What happens if ODBC does not accept either offer?
If neither option is accepted by ODBC, the City plans to begin the eminent domain process and will likely schedule a public hearing on the eminent domain resolution for May. The City's offers are a way to avoid using eminent domain, while providing ODBC with the same or better functional uses of other property, which is above and beyond the compensation required by law.

If the City uses eminent domain, what property will that include?
If the ODBC does not accept either of the offers made to them, the City will initiate the eminent domain process for the property where the ODBC parking lot is currently located. The eminent domain process will not include the clubhouse building.

November 2013

Why does the City need to move forward now? 

The City has hired a renowned landscape consultant to design the parks and public spaces along the Waterfront consistent with the Waterfront Small Area Plan (“Waterfront Plan”).  Additionally, a number of development sites within the Waterfront Plan are being prepared for development in compliance with the Waterfront Plan.  These projects, through conditions in their respective development approvals, will be an important source of funds and other resources to complete the public portions of the plan.  Therefore, the City needs to take an action on the Old Dominion Boat Club (ODBC) parking lot and adjacent areas now to better formulate appropriate conditions for the development projects moving forward and to coordinate the improvements at the foot of King Street with the remainder of the Waterfront vision.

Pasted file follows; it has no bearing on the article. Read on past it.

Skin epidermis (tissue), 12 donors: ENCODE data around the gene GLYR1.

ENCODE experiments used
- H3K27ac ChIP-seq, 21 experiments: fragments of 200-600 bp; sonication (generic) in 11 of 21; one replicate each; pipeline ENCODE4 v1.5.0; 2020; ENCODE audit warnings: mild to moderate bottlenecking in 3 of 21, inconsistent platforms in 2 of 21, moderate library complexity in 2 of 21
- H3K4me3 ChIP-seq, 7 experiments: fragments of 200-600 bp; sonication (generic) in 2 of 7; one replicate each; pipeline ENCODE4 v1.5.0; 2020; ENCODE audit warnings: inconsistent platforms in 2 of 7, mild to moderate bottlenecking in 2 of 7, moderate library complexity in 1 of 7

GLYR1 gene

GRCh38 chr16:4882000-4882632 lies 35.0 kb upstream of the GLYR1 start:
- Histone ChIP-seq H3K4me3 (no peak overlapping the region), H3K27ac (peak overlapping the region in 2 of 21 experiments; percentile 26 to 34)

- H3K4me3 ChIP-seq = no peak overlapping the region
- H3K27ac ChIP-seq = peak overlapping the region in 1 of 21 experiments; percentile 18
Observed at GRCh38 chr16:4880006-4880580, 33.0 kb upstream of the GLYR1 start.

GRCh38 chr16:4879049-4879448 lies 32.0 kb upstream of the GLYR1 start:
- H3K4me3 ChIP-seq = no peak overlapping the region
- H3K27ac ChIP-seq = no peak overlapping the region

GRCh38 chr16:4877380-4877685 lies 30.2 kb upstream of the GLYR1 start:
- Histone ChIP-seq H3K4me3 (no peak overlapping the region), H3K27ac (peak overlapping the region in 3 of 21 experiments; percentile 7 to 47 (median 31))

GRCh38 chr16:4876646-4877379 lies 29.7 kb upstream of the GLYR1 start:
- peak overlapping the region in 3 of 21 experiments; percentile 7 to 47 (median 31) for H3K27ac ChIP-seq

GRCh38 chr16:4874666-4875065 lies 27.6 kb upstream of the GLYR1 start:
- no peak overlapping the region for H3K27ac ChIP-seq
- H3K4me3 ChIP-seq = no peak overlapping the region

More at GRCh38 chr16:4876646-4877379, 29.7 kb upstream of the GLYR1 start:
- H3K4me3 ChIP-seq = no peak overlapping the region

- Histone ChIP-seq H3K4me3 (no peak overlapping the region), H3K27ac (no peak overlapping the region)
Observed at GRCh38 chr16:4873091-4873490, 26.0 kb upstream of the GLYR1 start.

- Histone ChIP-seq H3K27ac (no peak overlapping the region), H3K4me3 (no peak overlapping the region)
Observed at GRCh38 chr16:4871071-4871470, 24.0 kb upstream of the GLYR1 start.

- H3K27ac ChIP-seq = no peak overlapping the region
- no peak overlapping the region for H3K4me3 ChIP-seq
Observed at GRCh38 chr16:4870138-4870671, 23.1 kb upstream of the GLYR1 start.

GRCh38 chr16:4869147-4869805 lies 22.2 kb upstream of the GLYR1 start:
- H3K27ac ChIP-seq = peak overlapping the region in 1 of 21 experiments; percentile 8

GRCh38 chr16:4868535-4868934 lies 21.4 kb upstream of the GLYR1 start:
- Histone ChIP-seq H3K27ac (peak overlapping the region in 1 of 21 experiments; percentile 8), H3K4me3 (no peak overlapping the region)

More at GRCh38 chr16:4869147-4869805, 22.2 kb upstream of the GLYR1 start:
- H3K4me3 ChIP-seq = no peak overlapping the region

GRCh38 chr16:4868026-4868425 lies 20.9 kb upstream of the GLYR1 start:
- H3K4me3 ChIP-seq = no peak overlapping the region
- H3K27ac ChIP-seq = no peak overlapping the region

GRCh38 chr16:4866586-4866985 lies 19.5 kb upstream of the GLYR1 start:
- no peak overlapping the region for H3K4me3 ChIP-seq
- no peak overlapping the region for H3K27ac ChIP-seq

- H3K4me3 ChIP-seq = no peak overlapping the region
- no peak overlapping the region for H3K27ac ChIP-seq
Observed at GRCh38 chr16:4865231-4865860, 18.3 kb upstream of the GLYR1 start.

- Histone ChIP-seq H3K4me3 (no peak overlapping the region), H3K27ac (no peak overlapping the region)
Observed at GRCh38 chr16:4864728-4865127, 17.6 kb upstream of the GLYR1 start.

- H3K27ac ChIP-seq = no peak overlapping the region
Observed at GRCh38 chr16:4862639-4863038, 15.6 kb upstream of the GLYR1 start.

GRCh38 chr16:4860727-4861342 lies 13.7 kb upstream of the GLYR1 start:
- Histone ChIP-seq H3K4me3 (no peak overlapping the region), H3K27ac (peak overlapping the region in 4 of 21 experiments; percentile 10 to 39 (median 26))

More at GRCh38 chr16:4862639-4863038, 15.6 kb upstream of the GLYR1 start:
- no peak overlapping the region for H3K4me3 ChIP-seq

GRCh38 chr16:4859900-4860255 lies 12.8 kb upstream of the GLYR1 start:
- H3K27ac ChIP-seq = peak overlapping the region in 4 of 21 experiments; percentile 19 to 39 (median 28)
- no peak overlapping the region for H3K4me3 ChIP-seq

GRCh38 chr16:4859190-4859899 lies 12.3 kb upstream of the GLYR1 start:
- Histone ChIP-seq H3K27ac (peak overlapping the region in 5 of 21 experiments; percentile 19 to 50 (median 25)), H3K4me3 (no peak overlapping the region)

Can the Waterfront Plan be built without the use of eminent domain? 

The City of Alexandria, like many local governments, reserves eminent domain as an action of last resort.  Many elements of prior and current Waterfront Plans have been and are currently being implemented without the use of eminent domain.  The portion of the Waterfront Plan for the foot of King Street up to Waterfront Park, which is the heart of the Plan, has proven to be difficult to implement given the land ownership issues.  While most of the Waterfront Plan can and will be implemented, there is not yet a clear path to achieve the goals that the Waterfront Plan calls for on the ODBC parking lot.

Has the City Council attempted to come to an agreement with the ODBC prior to this point? 

City Council and City staff have been in discussions with the ODBC, on and off, for at least the last 15 years.  Some of these discussions have come very close and reflected compromises that would achieve the public goals and fair solutions for ODBC without the use of eminent domain.  However none of the negotiations have resulted in a final agreement that can be implemented.  While the City has made every effort to offer the ODBC fair solutions, the ODBC’s requests remain outside of what the City considers necessary for the public good.

What is eminent domain? 

Eminent domain, sometimes referred to as condemnation, is the government’s ability to acquire private property for public use after fair and just compensation to the property owner.  This is a tool used by governments when the public good or public exigency requires that the government take this action on behalf of the people. There is an established judicial process in place so that property owners are fairly and adequately compensated for any land acquired by eminent domain.

Has the City Council decided to use the eminent domain tool in this case? 

Eminent domain is just one tool in the City’s toolbox of implementation measures.  The City Council has called a public hearing to discuss the options for implementing the public infrastructure aspects of the Waterfront Plan, particularly as they pertain to the land at the foot of King Street.  No decision has been made yet about what tool the City Council will use to implement the Waterfront Plan.